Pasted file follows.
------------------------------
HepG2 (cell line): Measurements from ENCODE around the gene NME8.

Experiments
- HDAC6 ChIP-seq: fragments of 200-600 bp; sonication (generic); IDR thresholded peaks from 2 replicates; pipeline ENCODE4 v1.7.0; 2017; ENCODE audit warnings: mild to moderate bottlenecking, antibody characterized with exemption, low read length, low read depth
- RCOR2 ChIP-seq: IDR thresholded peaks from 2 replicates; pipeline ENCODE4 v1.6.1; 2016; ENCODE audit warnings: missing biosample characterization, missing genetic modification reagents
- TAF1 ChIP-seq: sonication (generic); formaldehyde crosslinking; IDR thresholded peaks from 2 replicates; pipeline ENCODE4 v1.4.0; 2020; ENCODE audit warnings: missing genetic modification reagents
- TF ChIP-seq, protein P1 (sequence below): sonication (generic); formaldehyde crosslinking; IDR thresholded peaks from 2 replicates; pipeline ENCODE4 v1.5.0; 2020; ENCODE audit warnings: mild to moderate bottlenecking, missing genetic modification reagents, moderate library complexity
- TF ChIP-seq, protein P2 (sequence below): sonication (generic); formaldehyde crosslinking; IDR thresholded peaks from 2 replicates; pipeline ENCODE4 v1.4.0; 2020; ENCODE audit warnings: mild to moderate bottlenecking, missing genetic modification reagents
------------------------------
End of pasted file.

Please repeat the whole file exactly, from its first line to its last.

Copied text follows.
HepG2 (cell line): Measurements from ENCODE around the gene NME8.

Experiments
- HDAC6 ChIP-seq: fragments of 200-600 bp; sonication (generic); IDR thresholded peaks from 2 replicates; pipeline ENCODE4 v1.7.0; 2017; ENCODE audit warnings: mild to moderate bottlenecking, antibody characterized with exemption, low read length, low read depth
- RCOR2 ChIP-seq: IDR thresholded peaks from 2 replicates; pipeline ENCODE4 v1.6.1; 2016; ENCODE audit warnings: missing biosample characterization, missing genetic modification reagents
- TAF1 ChIP-seq: sonication (generic); formaldehyde crosslinking; IDR thresholded peaks from 2 replicates; pipeline ENCODE4 v1.4.0; 2020; ENCODE audit warnings: missing genetic modification reagents
- TF ChIP-seq, protein P1 (sequence below): sonication (generic); formaldehyde crosslinking; IDR thresholded peaks from 2 replicates; pipeline ENCODE4 v1.5.0; 2020; ENCODE audit warnings: mild to moderate bottlenecking, missing genetic modification reagents, moderate library complexity
- TF ChIP-seq, protein P2 (sequence below): sonication (generic); formaldehyde crosslinking; IDR thresholded peaks from 2 replicates; pipeline ENCODE4 v1.4.0; 2020; ENCODE audit warnings: mild to moderate bottlenecking, missing genetic modification reagents